‘Is y’all a word’ and ways to use it
‘Is y’all a word’ and ways to use it
I was born in Greenwich Village, Manhattan, but didn’t stick around long enough to become cool. I hadn’t had my first birthday, much less my first beret, when I landed in Central Florida (think: Less Andy Warhol, more Jimmy Buffet).
By the time we’d reached our teenage years, it was clear from our speech that my sister had embraced the Southern side of our home more than I had.
She talked with a subtle drawl, while I occasionally got comments about having a slight New York accent. And she was far more likely to use “y’all” — a term I hadn’t picked up.
Decades later, reader Mike in Newport Beach asks about “y’all” and, in the process, makes me realize something: It’s a little strange that I’ve never talked about it in this column — almost like I’ve subconsciously rejected it. It’s time to correct that because “y’all” is an interesting subject.
Mike writes: “Recently while my wife was watching Chip and Johanna’s show ‘Fixer Upper,’ on HGTV, I noticed on the closed captions a translation of Chip’s speech.
He’s from Waco, Texas, and commonly uses the contraction ‘y’all.’ My Southern friends say that the word ‘y’all’ is totally acceptable if you live south of Virginia and east of El Paso, Texas. I was fascinated when Chip used the contraction ‘y’all’s’ and it appeared on the closed caption, with two apostrophes right in print.
Questions: 1. Is y’all acceptable English?
2. Is y’all’s a word?”
The first question is easy. It’s answered with a question: Acceptable to whom?
There exists no governing body to rule on these matters. Instead, acceptability is decided by you and me, and it varies from situation to situation. I wouldn’t recommend you use “y’all” in a Ph.D. dissertation: “Y’all should know the following about quantum physics.” But for less-formal situations, it’s pretty much up to you, and you can base your decisions on which part of the country you happen to be from or in.
For my money, dictionaries are the best authorities on these types of questions.
If two or more major dictionaries agree a term is worth including, I consider it thus legitimized. “Y’all” is in a lot of dictionaries, including Webster’s New World: “Y’all: Chiefly Southern. A variant of you-all.” That’s good enough for me.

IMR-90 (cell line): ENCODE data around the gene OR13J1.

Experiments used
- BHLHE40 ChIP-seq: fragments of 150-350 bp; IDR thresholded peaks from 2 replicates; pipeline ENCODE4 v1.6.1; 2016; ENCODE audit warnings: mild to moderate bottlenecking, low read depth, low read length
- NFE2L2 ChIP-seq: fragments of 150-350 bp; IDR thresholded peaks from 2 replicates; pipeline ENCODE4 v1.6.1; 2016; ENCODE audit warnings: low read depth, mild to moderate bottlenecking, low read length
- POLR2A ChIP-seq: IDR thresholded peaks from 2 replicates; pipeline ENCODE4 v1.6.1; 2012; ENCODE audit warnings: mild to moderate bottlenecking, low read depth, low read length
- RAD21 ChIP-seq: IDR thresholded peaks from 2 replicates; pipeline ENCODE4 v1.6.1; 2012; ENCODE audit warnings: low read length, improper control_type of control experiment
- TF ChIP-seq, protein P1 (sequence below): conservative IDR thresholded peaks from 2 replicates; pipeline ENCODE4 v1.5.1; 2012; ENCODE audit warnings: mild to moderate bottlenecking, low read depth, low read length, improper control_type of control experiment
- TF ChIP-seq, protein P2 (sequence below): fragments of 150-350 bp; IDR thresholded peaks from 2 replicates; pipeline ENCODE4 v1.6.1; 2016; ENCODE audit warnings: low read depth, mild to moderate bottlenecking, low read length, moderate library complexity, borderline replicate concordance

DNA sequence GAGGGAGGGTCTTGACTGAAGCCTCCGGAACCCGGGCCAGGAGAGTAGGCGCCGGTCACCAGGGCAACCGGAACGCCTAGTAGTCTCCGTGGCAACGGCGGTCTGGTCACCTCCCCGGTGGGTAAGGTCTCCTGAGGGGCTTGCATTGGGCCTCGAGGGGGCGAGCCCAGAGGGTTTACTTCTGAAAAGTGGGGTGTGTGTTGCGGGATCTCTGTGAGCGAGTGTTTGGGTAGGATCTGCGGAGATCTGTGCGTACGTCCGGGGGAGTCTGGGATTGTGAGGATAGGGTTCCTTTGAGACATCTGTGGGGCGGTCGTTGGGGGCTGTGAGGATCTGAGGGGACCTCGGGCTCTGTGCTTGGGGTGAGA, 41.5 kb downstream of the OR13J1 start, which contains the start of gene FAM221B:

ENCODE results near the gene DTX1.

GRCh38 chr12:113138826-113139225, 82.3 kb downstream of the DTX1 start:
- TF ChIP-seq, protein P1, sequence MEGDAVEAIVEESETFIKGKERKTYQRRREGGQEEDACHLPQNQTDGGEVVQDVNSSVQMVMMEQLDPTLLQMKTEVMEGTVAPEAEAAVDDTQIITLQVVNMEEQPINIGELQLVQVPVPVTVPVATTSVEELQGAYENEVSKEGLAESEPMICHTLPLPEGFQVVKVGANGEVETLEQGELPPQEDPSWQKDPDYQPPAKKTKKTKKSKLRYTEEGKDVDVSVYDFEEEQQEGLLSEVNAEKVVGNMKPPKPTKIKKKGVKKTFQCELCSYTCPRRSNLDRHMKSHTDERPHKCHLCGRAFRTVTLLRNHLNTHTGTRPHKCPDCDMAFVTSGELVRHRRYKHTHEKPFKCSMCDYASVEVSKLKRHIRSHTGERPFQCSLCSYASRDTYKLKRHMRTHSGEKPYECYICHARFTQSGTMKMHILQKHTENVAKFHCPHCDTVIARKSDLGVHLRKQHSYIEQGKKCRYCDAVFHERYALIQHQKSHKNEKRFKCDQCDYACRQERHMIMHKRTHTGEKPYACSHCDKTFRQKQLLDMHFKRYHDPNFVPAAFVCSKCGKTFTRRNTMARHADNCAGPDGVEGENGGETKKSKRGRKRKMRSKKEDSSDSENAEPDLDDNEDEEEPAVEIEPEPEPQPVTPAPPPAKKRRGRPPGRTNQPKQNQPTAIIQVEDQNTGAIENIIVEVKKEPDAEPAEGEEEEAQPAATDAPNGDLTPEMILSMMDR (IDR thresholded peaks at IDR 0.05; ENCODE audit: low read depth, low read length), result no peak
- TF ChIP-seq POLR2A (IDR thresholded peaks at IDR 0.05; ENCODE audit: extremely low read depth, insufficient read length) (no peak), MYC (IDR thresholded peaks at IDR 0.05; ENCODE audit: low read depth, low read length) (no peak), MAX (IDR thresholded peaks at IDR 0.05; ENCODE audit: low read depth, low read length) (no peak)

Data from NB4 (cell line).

As for whether “y’all’s” is a word, that’s more complicated. Most nouns and pronouns can be made possessive by adding an apostrophe and S. So asking if possessive “y’all’s” is a word is a little like asking if “cat’s” is a word. It’s a possessive form of a word.
But Mike was talking about the contraction, “y’all’s,” where the apostrophe and the S don’t show possession but instead represent the verb “is”: The cat’s in the yard. In this contracted form, “y’all’s” means “y’all is” or “you-all is.” That’s problematic because “y’all” usually takes “are” instead of “is.” “Y’all are coming to the potluck, right?”
That’s true regardless of whether you consider “y’all” to be exclusively plural. If it means “you” in the plural form, “You folks are welcome back any time,” or if it means singular “you,” “You, my friend, are welcome back any time”: Both take “are” and not “is” as the proper form of “to be.” So, either way, using “y’all’s” as a contraction of “y’all is” stretches subject-verb agreement standards to their limit.
Singular “y’all” is controversial, even among people who use it as a plural. “Although the traditional use of ‘y’all’ is plural, and although many Southerners have stoutly rejected the idea that it’s ever used as a singular, there does seem to be strong evidence that it can refer to a single person,” writes Garner’s Modern American Usage.
“For example, ‘See y’all later’ spoken to someone without a companion.”
In other words, how you use it is up to youse guys.